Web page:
Interpretability is a key factor in the design of automatic classifiers for medical diagnosis. Deep learning models have been proven to be a very effective classification algorithm when trained in a supervised way with enough data. The main concern is the difficulty of inferring rationale interpretations from them. Different attempts have been done in last years in order to convert deep learning classifiers from high confidence statistical black box machines into self-explanatory models. In this paper we go forward into the generation of explanations by identifying the independent causes that use a deep learning model for classifying an image into a certain class. We use a combination of Independent Component Analysis with a Score Visualization technique. In this paper we study the medical problem of classifying an eye fundus image into 5 levels of Diabetic Retinopathy. We conclude that only 3 independent components are enough for the differentiation and correct classification between the 5 disease standard classes. We propose a method for visualizing them and detecting lesions from the generated visual maps.
It's fun to complain that powerful Artificial General Intelligence (Hal-AI), the kind destined to enslave us, hasn't yet cured cancer. But, focusing too much on what Hal-AI can't yet do makes it easy to overlook the accomplishments of what Practical Artificial Intelligence (Siri-AI) can. For example, consider a recent article by Dr. Dave Levin, former CMIO for the Cleveland Clinic. He claims that AI currently offers little of value to healthcare, "Chronic diseases like diabetes and hypertension… recognizing and treating acute conditions like sepsis, heart attacks and strokes… better prenatal care, prevention and wellness. This is where the vast burden of illness, suffering and costs lie... AI likely has little to offer here of immediate value and can divert resources and attention from these harder (and frankly less sexy) needs."
Two years after originally announcing it, Medtronic and IBM Watson have launched their joint platform the Sugar.IQ, a digital diabetes assistant. "It is designed for people who are currently using Guardian Connect; so made for people on multiple daily injections. It is a personal assistant a little bit like Alexa or Siri," Huzefa Neemuchwala, global head of digital health solutions and AI at Medtronic, said in a Facebook live informational session. "It is an intelligent assistant that keeps track of all of your information and has all of your information in one place. Then through Watson technology we use this information to power insights so we can better manage your diabetes so that you can spend more time in range."
Treatment recommendations within Clinical Practice Guidelines (CPGs) are largely based on findings from clinical trials and case studies, referred to here as research studies, that are often based on highly selective clinical populations, referred to here as study cohorts. When medical practitioners apply CPG recommendations, they need to understand how well their patient population matches the characteristics of those in the study cohort, and thus are confronted with the challenges of locating the study cohort information and making an analytic comparison. To address these challenges, we develop an ontology-enabled prototype system, which exposes the population descriptions in research studies in a declarative manner, with the ultimate goal of allowing medical practitioners to better understand the applicability and generalizability of treatment recommendations. We build a Study Cohort Ontology (SCO) to encode the vocabulary of study population descriptions, that are often reported in the first table in the published work, thus they are often referred to as Table 1. We leverage the well-used Semanticscience Integrated Ontology (SIO) for defining property associations between classes. Further, we model the key components of Table 1s, i.e., collections of study subjects, subject characteristics, and statistical measures in RDF knowledge graphs. We design scenarios for medical practitioners to perform population analysis, and generate cohort similarity visualizations to determine the applicability of a study population to the clinical population of interest. Our semantic approach to make study populations visible, by standardized representations of Table 1s, allows users to quickly derive clinically relevant inferences about study populations.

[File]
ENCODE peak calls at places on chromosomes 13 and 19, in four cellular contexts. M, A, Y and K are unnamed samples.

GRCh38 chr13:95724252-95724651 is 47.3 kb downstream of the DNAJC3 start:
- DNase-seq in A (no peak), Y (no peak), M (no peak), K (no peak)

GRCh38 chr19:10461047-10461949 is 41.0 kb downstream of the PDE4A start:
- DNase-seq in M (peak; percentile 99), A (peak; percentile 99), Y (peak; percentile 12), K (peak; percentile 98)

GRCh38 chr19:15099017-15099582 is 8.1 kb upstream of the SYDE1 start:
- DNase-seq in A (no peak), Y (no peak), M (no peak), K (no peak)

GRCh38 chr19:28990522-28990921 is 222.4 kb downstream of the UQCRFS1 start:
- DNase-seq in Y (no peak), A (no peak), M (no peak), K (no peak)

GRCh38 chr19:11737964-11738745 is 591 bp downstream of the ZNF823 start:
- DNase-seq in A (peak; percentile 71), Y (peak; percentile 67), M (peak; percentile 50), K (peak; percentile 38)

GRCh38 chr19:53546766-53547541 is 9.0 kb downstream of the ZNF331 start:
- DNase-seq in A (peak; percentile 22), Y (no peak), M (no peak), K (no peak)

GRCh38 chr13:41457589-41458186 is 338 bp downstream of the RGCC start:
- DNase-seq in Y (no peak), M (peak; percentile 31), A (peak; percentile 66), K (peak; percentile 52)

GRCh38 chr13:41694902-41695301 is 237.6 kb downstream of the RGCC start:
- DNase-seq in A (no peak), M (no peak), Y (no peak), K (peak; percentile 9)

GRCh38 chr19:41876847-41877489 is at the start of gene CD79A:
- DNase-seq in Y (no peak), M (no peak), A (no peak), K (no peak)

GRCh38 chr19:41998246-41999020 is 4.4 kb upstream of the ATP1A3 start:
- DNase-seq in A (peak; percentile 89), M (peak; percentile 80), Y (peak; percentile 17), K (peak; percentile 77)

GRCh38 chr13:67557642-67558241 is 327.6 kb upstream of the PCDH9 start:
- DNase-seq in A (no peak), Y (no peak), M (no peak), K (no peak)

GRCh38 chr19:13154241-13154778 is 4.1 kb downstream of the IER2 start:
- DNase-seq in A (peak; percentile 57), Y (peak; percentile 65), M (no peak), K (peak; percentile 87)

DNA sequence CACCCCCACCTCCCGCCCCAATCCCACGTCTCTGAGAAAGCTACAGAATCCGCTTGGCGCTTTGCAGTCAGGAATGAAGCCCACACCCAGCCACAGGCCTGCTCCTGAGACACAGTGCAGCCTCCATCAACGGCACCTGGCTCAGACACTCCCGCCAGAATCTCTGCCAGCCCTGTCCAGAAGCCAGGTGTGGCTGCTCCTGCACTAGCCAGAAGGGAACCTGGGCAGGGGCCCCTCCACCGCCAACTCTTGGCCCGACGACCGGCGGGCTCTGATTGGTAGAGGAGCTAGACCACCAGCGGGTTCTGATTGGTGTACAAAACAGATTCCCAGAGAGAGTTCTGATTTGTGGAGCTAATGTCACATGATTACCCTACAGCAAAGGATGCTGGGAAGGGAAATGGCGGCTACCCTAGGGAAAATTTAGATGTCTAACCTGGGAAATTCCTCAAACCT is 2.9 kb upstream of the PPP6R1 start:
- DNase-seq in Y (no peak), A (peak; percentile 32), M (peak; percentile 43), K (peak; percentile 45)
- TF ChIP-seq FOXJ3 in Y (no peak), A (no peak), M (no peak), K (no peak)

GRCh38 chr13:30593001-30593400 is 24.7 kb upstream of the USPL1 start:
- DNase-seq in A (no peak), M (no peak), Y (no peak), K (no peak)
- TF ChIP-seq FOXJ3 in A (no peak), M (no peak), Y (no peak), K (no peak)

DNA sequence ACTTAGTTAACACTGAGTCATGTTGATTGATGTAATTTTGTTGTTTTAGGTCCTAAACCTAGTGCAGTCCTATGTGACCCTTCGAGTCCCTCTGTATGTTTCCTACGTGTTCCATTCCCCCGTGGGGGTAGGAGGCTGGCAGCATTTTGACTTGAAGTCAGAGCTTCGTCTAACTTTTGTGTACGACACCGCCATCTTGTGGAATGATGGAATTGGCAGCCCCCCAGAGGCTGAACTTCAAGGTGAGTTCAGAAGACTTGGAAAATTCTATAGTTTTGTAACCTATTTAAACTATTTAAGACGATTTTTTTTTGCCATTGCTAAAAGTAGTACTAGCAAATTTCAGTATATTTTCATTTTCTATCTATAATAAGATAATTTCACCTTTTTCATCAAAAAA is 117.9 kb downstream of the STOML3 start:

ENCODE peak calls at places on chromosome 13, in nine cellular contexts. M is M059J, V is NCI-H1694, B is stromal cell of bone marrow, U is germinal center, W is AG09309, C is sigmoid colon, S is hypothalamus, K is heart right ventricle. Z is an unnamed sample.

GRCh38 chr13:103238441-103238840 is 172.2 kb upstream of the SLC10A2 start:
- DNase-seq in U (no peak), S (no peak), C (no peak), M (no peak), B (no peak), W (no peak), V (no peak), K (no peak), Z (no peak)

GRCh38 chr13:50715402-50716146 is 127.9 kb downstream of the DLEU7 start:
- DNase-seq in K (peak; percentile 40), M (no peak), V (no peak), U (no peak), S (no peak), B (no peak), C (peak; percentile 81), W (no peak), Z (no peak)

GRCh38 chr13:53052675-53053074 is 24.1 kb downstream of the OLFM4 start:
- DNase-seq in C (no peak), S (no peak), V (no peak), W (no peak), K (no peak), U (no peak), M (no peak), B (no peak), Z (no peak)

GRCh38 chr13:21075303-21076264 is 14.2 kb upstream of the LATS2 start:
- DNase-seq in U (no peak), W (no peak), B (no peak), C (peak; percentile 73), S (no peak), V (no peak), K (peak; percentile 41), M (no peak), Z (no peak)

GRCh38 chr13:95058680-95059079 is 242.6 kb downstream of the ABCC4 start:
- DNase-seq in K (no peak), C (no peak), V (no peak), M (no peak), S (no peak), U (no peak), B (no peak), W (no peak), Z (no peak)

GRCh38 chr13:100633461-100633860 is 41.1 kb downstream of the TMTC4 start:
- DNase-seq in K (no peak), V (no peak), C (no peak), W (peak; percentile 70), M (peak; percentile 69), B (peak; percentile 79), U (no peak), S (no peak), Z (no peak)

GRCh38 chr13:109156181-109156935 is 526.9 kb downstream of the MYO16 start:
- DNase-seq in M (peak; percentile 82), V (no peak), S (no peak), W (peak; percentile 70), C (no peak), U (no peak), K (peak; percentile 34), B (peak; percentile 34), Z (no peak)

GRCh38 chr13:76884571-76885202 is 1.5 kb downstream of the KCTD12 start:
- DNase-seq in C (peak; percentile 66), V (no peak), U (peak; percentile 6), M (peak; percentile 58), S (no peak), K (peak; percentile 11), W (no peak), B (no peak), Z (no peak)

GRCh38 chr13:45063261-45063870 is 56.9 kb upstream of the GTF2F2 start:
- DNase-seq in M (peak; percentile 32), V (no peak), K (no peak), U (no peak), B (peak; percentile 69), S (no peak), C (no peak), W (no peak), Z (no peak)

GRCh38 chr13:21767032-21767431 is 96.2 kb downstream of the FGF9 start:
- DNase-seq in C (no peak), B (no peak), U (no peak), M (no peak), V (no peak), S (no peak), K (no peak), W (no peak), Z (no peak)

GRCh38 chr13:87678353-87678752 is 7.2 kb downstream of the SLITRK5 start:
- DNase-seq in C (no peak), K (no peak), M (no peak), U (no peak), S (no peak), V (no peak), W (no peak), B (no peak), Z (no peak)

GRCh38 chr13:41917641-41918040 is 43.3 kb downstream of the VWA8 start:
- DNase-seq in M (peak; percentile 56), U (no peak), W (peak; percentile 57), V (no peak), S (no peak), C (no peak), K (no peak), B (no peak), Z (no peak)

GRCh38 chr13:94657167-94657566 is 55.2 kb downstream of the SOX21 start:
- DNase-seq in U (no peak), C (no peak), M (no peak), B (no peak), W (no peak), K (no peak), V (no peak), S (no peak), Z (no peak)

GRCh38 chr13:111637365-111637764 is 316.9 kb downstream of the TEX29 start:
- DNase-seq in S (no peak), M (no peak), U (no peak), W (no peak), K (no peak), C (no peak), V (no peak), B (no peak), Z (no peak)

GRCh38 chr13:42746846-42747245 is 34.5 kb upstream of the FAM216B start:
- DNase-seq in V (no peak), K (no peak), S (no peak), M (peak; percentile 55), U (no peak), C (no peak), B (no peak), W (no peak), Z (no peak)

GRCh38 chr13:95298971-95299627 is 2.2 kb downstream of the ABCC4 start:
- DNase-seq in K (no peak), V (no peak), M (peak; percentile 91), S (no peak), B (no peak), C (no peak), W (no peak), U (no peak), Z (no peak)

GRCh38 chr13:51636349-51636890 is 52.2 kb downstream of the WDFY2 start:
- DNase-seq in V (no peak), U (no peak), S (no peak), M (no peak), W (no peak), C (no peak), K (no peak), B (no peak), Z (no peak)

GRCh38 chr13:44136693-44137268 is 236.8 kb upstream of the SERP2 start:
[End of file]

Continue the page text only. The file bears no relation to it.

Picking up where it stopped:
Understanding changes in patient experiences is an important facet towards enhancing patient engagement and centricity. It's clear that new digital devices and AI are changing the way that patients search for medical information on the internet, based on discussions at the recent PanAgora's Pharma Customer Experience Summit in New Jersey. Voice is the new digital experience. With the rise of novel Voice User Interface (VUI) household products, such as Amazon Alexa and Google Home and VUI integration in smart devices, Murray Izenwasser, VP of Digital Transformation and CMO of AAJ Technologies, discussed the big opportunity such devices offer to better connect patients with the biopharmaceutical industry. Izenwasser demonstrated that VUI device adoption has seen a faster market penetration rate compared to smart phones, TV, radio, and the Internet.